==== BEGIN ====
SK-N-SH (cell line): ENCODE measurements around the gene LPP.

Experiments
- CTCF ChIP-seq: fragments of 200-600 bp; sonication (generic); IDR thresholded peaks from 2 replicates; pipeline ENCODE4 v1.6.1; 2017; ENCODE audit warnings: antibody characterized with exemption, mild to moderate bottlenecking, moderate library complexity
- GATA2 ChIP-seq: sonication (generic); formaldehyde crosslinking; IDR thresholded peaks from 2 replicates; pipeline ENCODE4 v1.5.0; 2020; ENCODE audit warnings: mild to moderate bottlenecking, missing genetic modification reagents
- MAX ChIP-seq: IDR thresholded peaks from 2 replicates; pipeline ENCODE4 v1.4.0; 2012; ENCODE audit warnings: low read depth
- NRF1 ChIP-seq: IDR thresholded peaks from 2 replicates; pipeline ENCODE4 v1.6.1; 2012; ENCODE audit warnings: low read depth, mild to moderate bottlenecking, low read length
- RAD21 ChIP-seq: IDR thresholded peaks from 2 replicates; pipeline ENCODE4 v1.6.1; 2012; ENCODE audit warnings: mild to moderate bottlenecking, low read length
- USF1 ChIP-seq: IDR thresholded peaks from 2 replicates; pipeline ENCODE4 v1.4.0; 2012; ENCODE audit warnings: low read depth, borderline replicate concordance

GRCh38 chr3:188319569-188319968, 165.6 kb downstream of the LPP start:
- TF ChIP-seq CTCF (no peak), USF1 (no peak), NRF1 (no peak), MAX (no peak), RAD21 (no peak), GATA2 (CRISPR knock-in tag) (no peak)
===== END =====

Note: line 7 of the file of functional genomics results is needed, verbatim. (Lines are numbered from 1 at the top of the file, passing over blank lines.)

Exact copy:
- RAD21 ChIP-seq: IDR thresholded peaks from 2 replicates; pipeline ENCODE4 v1.6.1; 2012; ENCODE audit warnings: mild to moderate bottlenecking, low read length